Air-con conman jailed after fleecing customers of $350,000

An air-conditioning conman has been jailed for more than three years for duping dozens of customers out of a combined $350,000 by failing to install promised cooling and heating systems.

Between 2017 and 2020, Richard Francis Tovey swindled 65 people who paid him upfront to install air conditioning and heating units after contacting his business, Professional Heating and Air Conditioning Services.

Richard Francis Tovey must serve one year and 10 months in jail before he is eligible for parole.Credit:Wayne Taylor

The County Court heard Tovey used the alias Mick Chambers in face-to-face meetings with customers and had them email and pay another false name, Ian Granger – but steered the deposits into his bank account.

Once he was paid, Tovey used myriad excuses to avoid installing the units and failed to provide promised refunds. Judge Amanda Chambers said on the occasions Tovey did the work, it was either not completed or shoddy.

Tovey’s conduct, which in some cases left elderly people in hot homes and unable to afford cooling systems, came despite a magistrate’s 2014 order to prevent him running a company and doing installation work for a decade.

That order followed a 2012 Consumer Affairs Victoria probe that found Tovey had engaged in misleading and deceptive conduct and previously failed to grant refunds totalling $76,000 to customers for contracts he didn’t meet.

On Friday, Chambers jailed Tovey for three years and four months after the 60-year-old pleaded guilty to 61 charges of obtaining a financial advantage by deception, four of obtaining property by deception, and one of offending while on bail.

Most victims were defrauded less than $4000, but a handful were conned out of five-figure sums. Most are still waiting to get their money back.

Chambers said more than half of Tovey’s victims were swindled while he was on bail. In October 2019, he was arrested but bailed and within days of his release and continued his offending.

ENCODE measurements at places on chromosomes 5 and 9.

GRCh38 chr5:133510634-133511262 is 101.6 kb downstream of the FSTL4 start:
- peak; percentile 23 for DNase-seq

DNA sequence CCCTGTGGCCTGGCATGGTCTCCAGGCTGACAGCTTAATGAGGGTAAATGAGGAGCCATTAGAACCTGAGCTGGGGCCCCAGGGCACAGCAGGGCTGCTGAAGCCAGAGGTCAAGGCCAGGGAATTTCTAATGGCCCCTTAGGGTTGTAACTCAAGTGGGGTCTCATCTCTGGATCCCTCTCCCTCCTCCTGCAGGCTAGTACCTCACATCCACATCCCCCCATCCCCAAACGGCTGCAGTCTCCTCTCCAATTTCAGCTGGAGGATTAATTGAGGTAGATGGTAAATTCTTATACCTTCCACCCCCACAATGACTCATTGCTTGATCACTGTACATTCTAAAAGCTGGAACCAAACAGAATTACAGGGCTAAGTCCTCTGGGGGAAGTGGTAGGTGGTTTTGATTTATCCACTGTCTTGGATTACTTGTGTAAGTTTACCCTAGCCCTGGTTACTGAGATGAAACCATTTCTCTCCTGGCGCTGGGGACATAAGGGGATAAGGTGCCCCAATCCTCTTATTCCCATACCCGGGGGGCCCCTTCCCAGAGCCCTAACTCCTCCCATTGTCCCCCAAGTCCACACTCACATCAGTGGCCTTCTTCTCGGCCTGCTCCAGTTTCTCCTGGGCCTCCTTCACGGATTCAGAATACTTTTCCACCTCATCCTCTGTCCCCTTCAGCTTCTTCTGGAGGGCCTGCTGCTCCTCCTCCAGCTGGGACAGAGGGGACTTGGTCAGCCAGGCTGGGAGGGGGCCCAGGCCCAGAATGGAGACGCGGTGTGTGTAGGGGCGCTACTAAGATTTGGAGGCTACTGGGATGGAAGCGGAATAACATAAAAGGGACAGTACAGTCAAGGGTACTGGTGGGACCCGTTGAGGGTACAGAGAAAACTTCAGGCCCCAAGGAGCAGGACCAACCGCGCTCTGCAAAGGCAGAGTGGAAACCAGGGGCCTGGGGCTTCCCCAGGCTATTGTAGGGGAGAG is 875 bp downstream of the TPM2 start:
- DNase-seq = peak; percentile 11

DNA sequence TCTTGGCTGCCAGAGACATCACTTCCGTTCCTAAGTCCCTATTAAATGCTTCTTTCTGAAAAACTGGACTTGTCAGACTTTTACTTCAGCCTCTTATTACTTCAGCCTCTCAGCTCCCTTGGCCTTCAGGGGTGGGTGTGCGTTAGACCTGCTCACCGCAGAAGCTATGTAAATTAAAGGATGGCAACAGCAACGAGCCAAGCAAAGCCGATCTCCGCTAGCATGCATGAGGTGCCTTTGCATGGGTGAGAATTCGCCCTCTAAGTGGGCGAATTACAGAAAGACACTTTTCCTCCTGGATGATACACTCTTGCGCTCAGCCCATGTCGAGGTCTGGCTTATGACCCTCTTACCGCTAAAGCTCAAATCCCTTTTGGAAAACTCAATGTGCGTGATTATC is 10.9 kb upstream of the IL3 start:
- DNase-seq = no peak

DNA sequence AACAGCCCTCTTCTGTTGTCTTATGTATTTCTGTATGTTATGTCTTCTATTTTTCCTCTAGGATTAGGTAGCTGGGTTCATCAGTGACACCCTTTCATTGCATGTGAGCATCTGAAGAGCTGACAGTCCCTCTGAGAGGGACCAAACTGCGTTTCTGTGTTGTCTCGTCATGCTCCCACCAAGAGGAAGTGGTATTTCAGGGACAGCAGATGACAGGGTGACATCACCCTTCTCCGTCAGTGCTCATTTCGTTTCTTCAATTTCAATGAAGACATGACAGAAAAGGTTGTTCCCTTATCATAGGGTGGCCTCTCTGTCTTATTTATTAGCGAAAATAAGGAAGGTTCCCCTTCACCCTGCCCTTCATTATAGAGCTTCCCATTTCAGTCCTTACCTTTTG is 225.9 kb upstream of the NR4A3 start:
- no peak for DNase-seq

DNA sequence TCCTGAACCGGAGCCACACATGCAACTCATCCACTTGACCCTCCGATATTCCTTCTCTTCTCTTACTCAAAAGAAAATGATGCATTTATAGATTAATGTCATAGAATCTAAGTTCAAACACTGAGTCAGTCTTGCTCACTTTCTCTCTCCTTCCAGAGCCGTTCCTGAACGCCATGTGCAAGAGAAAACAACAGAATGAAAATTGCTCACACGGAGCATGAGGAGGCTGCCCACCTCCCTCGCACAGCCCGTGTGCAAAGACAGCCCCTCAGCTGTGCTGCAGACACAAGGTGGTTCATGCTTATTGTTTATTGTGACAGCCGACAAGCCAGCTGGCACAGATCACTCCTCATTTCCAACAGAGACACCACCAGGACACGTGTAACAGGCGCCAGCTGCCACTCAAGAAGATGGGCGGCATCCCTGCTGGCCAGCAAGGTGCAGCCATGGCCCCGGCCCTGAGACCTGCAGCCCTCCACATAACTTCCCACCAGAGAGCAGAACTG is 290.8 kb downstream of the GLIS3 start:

The father of three will be in jail for one year and 10 months before he can seek parole, and has served six weeks since his plea hearing.

“In general terms, you failed to provide any works at all or on the occasions you commenced work, it was incomplete,” Chambers told him.

“When customers attempted to follow up on their orders you made multiple excuses to explain the delays, including poor weather, ill health, bereavement and other work demands.

“On occasions the work was partially undertaken, it was often substandard. In the majority of cases where the frustrated customer sought to cancel their orders, you would agree to refund the payment but rarely did so.”

One woman, the court heard, paid $14,000 for a cooling system for her Melbourne apartment and sought a refund when Tovey stonewalled. Despite the Victorian Civil and Administrative Tribunal ruling in her favour, the woman had been refunded only $3600 and felt “scammed”.

The family of another elderly woman had to relocate her from her hot home because she couldn’t afford a new cooling system after Tovey deceived her out of her savings.

And a first-time mother was left exhausted, stressed and angry at caring for her new baby with no cooling. She didn’t pursue a refund when she became overwhelmed by the VCAT process.

Chambers said Tovey’s victims lost faith in others and his crimes were serious, prolonged and planned, though not sophisticated. His offending while on bail was brazen.

But the judge acknowledged Tovey’s admissions averted a long trial, that he was undergoing psychological treatment and there was no evidence of lavish personal enrichment, as Tovey defrauded his customers when his business struggled.

His brother, barrister Michael Tovey, QC, wrote a reference that said the air-con technician was devoted to providing his wife and family and felt a need to demonstrate his worth by showing material success.

The family is now selling its home to pay back the $278,000 he owes his victims.

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